What is the Vernal Equinox & 5 Ways to Celebrate it

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This year the vernal equinox will occur Sunday, March 20 in the northern hemisphere. On the equinox, the sun passes over the celestial equator (the invisible line in the sky above the earth’s equator), making the length of daylight and night nearly equal. The term equinox is derived from a Latin term meaning “equal night”. The nearly equal lengths of day and night on the equinox are a result of the tilt of the earth’s axis being perpendicular to the sun on this day. Earth Sky has good information describing the science of the upcoming vernal equinox, along with a video (about halfway down the page) explaining the seasons.

The vernal equinox also marks the first day of spring. This has long been celebrated as a time of renew. Many cultures mark the arrival of spring around the vernal equinox emphasizing fertility, birth, and growth. Celebrations can take form in a number of ways. Here are a few ideas to connect with nature on this special celestial day, and observe the changing of the season:

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  • Set up a spring nature table. Bring a bit of nature in to display in a beautiful arrangement. Collect rocks, feathers, twigs, and maybe even some flowers from a nature walk. Take cuttings from budding flowering shrubs, place them in a vase of water, and force them to bloom indoors. This small alter for the season provides a place to connect with the natural world even while indoors.
  • Try to balance an egg. There is an old anecdote that asserts an egg can be balanced on end only twice a year (on the equinoxes). Whether or not this is scientifically accurate, it is still a fun activity to try!
  • Go for a nature walk and spot signs of spring. There are many tell-tale changes in nature as spring draws near. Birds become more abundant as many return from their winter habitats and their songs can once again be heard all around. Other animals become more active, like the chipmunks and squirrels who come out of their winter dens. Buds form on trees. Flowers begin to grow, with snowdrops and crocuses being the first flowers to pop up around here. Explore the world around you, and see how many changes you can find.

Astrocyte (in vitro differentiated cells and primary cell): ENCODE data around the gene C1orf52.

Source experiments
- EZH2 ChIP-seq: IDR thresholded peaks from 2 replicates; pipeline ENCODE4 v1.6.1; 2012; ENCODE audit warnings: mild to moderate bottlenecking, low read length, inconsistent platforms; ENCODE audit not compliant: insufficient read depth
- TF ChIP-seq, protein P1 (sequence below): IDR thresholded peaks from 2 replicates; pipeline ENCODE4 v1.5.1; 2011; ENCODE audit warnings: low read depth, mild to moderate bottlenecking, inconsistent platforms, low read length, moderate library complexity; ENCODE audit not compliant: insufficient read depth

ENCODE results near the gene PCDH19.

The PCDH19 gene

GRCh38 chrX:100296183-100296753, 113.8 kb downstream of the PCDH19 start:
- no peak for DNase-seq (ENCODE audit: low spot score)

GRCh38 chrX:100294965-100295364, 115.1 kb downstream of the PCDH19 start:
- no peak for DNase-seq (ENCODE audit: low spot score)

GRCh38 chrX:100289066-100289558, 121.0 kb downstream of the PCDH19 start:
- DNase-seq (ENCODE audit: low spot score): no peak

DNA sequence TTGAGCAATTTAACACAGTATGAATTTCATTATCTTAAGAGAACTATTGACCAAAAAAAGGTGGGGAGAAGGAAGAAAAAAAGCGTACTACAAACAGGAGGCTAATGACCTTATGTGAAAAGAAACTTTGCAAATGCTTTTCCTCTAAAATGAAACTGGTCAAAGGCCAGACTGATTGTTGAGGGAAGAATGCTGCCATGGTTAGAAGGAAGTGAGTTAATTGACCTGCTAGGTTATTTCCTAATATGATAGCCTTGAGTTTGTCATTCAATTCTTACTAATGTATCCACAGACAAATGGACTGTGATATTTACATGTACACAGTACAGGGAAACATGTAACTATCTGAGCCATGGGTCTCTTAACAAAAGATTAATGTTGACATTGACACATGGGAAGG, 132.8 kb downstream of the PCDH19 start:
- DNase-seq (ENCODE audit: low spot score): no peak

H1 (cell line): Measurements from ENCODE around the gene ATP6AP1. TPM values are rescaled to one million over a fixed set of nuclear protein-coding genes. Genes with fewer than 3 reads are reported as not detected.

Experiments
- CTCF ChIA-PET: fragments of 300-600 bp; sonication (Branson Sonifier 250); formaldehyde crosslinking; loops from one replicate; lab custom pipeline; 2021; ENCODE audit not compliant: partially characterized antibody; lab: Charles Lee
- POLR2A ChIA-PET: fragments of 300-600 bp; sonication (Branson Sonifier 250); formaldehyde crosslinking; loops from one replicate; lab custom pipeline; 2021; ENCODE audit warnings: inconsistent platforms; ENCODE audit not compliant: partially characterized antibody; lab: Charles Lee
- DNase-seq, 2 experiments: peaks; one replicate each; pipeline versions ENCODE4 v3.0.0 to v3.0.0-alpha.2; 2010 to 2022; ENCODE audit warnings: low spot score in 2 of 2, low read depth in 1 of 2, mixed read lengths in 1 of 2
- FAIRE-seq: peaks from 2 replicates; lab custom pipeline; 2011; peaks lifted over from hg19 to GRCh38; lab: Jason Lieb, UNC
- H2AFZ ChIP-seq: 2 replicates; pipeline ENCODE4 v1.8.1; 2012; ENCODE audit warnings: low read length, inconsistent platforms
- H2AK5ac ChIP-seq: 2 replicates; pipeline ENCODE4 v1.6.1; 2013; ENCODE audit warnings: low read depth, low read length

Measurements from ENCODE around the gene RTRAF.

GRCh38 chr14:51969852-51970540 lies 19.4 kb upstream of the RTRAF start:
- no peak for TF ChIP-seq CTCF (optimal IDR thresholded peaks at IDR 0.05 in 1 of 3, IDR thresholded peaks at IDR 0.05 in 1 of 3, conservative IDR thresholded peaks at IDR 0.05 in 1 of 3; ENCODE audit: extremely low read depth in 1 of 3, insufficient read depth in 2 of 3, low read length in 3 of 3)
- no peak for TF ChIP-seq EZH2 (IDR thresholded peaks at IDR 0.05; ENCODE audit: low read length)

• Have a picnic outside. The arrival of spring means warmer weather and more sunlight. Why not celebrate the nicer weather by having a picnic in the fresh air. Set up a blanket in the grass or on a deck or patio and enjoy a simple picnic lunch or snack.
  • Plant seeds. Since spring signals a time of growth, what could be a more fitting activity than to plant and grow seeds? Find a sunny window of your house. Fill some small peat pots with a seed-starting soil. Plant a few sunflower seeds and watch the seedlings grow. When the weather warms up enough, transplant the flowers outside to enjoy through the summer and into the fall. Perhaps, even, use these seedlings to build your own sunflower house.

For some great reads about spring, take a look at this month’s Nature Book List.

And, check out these other links for more spring-welcoming activities:

 

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